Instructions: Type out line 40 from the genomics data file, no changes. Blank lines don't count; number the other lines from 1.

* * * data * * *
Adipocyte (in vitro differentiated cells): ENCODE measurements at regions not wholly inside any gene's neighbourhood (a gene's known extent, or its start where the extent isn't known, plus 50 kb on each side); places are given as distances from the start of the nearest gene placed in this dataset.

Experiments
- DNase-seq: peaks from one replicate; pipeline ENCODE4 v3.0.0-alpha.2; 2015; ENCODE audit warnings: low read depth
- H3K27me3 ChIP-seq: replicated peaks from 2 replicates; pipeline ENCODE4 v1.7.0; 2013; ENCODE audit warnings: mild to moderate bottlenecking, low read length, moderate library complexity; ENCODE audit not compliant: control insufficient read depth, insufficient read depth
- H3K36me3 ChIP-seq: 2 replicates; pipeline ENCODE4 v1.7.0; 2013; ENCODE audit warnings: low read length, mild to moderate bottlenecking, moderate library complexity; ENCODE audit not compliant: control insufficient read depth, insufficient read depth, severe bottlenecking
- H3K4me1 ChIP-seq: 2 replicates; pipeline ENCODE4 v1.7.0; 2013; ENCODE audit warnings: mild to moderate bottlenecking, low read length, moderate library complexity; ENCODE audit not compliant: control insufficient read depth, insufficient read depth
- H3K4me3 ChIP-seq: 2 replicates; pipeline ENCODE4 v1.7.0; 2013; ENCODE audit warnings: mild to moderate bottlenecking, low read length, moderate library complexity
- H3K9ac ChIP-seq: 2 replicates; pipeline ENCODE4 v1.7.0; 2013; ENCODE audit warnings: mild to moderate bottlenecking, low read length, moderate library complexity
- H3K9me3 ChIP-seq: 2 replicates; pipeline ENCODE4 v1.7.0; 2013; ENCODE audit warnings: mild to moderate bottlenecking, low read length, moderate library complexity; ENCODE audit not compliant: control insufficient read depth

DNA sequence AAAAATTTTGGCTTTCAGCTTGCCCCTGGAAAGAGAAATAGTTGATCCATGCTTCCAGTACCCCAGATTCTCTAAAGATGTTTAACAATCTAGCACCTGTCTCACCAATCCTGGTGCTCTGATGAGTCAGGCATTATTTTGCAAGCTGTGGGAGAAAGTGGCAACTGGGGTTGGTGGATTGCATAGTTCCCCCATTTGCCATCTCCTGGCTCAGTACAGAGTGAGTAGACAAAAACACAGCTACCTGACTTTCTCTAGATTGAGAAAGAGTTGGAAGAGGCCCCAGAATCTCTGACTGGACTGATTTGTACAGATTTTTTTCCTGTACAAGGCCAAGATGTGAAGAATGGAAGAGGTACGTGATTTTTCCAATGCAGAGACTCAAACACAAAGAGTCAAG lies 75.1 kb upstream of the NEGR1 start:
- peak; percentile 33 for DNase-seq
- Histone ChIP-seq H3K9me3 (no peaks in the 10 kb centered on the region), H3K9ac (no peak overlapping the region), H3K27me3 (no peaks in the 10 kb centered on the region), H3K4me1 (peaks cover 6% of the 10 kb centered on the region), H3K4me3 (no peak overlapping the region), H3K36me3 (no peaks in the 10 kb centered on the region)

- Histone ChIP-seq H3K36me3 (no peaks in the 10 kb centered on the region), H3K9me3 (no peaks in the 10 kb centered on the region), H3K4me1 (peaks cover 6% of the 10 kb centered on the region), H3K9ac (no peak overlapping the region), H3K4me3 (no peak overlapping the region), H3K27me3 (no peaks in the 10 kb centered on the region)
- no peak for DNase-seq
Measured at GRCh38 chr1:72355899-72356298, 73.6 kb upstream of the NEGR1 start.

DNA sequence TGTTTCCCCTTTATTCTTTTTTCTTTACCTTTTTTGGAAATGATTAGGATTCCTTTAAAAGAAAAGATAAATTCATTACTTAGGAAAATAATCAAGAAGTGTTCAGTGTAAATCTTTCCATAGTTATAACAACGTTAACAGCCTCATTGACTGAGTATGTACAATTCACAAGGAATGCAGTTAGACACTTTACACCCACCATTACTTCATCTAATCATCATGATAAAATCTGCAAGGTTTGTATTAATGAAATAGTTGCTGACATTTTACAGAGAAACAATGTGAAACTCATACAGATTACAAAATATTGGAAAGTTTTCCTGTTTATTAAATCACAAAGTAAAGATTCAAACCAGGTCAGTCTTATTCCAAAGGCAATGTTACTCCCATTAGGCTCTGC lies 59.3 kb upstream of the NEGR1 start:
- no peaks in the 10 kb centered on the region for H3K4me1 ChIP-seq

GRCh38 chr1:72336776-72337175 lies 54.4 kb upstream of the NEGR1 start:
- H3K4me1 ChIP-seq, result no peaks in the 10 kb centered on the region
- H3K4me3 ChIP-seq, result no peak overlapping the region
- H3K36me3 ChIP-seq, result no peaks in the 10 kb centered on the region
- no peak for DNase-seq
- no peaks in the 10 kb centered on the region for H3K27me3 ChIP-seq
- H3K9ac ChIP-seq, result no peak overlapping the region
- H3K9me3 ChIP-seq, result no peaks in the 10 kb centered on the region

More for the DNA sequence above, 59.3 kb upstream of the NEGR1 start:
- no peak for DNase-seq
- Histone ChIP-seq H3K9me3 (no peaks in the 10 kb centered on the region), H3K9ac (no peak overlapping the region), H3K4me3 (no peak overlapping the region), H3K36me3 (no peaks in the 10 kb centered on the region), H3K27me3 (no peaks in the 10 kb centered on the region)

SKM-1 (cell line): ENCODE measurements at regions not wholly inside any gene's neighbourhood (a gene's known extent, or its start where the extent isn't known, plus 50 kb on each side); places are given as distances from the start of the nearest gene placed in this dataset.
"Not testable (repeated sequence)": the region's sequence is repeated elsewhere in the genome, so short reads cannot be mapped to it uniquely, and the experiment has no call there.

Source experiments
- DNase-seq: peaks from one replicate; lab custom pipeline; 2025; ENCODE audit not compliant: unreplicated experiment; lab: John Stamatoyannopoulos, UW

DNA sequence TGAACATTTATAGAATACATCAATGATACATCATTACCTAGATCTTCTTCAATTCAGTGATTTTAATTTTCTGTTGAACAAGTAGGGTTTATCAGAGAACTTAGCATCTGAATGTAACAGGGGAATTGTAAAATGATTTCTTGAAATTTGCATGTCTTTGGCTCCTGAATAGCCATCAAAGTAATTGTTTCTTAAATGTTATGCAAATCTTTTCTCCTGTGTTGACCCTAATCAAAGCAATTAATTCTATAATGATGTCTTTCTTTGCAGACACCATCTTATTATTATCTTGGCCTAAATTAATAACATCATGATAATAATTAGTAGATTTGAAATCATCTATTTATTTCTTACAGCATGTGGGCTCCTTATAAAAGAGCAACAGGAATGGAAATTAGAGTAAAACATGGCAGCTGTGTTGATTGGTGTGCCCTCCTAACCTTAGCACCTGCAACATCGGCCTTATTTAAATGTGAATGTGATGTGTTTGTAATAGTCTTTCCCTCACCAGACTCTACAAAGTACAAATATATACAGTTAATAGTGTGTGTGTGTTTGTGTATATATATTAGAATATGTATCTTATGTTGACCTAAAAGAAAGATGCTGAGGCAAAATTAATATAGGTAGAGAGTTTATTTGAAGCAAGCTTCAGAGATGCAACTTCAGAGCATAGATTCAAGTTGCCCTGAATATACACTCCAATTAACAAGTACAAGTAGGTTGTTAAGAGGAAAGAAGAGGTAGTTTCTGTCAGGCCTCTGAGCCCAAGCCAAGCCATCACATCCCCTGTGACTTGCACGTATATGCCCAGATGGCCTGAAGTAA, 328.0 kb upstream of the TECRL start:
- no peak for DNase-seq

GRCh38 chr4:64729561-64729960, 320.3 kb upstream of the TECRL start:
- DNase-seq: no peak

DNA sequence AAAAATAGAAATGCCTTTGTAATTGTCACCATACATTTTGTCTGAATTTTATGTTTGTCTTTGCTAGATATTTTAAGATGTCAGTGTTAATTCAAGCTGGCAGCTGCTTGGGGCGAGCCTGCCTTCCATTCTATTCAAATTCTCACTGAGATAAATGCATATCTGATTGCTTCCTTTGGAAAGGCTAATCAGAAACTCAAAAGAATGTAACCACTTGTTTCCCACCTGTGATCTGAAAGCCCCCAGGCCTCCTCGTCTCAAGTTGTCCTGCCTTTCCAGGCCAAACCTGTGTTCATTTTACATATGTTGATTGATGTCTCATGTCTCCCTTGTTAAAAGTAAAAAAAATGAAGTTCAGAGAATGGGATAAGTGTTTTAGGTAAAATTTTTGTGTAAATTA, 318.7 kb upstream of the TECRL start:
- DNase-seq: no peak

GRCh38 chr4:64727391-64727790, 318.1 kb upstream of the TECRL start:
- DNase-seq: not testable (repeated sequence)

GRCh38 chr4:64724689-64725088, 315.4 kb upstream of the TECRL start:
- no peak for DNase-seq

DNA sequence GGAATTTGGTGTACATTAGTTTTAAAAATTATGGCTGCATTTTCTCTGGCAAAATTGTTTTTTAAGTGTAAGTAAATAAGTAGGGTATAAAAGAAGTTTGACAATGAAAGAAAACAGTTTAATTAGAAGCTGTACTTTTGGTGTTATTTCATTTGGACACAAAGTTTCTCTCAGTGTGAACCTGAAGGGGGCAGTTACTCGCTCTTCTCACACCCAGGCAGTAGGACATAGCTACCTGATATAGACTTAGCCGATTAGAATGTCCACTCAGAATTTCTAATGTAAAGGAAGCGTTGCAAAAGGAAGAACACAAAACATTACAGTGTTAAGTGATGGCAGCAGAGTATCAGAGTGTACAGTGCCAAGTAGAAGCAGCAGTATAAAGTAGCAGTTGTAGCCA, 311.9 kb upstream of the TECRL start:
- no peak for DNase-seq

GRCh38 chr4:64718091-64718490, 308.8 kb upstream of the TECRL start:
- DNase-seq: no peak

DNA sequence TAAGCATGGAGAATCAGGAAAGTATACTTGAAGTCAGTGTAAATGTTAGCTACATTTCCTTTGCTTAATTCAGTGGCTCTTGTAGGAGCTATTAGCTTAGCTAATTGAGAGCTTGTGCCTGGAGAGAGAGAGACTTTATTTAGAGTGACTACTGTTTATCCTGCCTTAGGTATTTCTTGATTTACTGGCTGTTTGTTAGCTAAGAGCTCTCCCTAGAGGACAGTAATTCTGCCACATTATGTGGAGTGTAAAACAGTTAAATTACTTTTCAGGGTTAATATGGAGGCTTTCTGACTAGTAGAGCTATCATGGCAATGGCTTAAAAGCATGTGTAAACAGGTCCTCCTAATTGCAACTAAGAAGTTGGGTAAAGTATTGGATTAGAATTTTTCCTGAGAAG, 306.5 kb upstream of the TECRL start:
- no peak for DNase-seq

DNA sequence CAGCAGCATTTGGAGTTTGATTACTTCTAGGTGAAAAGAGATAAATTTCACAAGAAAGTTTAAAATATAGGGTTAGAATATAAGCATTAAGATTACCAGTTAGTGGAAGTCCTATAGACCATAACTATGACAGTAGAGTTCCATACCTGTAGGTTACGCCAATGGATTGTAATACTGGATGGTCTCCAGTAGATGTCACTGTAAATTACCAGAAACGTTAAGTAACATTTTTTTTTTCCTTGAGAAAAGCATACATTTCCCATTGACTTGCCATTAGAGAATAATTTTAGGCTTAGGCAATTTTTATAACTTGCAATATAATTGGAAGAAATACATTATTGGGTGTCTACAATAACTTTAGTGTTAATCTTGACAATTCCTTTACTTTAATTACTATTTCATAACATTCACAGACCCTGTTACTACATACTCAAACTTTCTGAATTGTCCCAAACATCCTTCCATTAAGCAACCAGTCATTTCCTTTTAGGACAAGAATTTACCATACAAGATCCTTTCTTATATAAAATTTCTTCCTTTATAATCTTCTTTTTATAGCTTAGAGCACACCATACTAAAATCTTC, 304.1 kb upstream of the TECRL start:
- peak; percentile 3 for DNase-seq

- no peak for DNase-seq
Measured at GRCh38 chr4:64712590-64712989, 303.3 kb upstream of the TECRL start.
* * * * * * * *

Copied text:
- DNase-seq: not testable (repeated sequence)